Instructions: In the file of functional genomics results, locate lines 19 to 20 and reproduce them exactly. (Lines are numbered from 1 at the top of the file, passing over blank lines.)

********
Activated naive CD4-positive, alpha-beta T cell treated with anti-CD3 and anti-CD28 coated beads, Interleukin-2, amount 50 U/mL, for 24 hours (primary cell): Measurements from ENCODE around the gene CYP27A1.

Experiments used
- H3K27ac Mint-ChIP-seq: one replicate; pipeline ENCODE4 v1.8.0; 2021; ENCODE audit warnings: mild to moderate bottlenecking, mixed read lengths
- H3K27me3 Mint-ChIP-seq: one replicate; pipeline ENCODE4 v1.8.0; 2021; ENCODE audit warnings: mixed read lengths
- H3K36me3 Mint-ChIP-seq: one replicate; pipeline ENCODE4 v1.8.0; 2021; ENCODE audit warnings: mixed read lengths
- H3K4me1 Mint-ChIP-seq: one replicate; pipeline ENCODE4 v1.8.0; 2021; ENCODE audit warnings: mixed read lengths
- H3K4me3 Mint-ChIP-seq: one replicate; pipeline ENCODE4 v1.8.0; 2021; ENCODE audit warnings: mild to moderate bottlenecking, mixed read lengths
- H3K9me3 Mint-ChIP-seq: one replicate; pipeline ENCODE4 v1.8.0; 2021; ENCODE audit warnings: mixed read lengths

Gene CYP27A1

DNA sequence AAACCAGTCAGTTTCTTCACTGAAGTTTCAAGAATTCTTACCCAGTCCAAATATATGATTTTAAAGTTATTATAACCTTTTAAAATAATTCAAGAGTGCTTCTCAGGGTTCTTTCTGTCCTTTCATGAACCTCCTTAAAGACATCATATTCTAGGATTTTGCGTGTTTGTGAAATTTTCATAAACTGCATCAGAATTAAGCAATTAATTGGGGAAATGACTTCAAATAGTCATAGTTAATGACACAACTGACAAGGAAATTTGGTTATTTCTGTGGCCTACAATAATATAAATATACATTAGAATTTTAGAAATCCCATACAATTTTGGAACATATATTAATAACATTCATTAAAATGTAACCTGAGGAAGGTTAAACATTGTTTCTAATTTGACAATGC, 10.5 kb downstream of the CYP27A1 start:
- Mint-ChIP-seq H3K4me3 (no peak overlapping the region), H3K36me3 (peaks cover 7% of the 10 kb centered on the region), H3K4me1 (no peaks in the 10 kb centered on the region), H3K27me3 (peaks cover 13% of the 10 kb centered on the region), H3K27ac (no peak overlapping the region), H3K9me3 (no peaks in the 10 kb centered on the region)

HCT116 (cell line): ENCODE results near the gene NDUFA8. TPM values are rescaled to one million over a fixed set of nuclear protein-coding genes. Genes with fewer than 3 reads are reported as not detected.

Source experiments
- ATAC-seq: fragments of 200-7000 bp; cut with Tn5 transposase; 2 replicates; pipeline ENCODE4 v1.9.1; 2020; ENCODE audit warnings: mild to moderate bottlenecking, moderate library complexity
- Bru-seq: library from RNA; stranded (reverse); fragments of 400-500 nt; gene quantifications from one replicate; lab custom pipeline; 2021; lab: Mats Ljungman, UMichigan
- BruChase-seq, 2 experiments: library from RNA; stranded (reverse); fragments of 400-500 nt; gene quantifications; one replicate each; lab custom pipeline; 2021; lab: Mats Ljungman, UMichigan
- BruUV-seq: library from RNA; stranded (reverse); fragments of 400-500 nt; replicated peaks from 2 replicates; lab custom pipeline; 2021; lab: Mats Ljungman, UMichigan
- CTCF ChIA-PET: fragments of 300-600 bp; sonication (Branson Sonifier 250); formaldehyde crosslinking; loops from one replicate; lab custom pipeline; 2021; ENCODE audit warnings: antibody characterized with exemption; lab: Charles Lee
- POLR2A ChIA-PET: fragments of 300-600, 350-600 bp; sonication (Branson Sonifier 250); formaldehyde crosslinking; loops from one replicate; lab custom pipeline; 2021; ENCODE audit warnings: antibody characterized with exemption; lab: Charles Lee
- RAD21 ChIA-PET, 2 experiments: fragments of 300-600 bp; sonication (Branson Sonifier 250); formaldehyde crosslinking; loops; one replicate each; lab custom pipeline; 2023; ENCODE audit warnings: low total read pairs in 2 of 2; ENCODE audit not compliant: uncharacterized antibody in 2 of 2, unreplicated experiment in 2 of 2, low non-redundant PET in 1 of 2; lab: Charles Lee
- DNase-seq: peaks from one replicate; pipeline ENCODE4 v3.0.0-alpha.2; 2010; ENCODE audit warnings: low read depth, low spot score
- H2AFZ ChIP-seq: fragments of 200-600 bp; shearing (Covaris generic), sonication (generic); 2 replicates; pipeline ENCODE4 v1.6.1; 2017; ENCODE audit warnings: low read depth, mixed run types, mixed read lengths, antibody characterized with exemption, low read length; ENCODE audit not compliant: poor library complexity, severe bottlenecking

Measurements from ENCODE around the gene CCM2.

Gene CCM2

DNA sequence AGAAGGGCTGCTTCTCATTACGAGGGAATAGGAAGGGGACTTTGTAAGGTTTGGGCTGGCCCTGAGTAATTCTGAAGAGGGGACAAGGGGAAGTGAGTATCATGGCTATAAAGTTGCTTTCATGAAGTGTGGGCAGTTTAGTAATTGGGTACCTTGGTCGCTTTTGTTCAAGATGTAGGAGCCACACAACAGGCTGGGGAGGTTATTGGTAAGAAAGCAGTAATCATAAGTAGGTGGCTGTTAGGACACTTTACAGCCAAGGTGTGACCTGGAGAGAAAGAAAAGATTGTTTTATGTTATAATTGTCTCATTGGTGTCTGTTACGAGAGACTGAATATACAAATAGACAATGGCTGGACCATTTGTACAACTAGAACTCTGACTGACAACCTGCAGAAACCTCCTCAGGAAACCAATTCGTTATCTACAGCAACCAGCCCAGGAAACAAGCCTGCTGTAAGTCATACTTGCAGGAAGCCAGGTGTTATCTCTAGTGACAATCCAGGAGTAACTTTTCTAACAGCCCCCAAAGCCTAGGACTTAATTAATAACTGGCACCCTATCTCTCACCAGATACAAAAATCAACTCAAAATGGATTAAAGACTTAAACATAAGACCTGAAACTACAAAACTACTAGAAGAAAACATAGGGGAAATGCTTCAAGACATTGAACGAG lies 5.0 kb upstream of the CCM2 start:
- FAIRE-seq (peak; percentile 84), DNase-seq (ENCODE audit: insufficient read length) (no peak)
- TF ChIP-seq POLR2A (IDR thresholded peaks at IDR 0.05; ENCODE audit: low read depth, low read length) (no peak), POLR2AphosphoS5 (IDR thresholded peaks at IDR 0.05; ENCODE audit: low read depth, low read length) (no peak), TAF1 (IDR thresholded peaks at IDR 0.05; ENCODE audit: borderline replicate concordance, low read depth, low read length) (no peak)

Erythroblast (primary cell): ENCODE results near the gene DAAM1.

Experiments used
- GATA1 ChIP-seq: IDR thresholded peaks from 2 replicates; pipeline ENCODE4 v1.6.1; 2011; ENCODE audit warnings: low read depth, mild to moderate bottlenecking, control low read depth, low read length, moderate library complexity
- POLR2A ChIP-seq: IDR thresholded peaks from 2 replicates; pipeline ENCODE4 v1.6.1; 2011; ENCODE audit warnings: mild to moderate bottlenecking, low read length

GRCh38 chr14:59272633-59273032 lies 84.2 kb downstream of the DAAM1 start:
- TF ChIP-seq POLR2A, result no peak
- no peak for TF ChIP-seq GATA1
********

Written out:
- POLR2A ChIA-PET: fragments of 300-600, 350-600 bp; sonication (Branson Sonifier 250); formaldehyde crosslinking; loops from one replicate; lab custom pipeline; 2021; ENCODE audit warnings: antibody characterized with exemption; lab: Charles Lee
- RAD21 ChIA-PET, 2 experiments: fragments of 300-600 bp; sonication (Branson Sonifier 250); formaldehyde crosslinking; loops; one replicate each; lab custom pipeline; 2023; ENCODE audit warnings: low total read pairs in 2 of 2; ENCODE audit not compliant: uncharacterized antibody in 2 of 2, unreplicated experiment in 2 of 2, low non-redundant PET in 1 of 2; lab: Charles Lee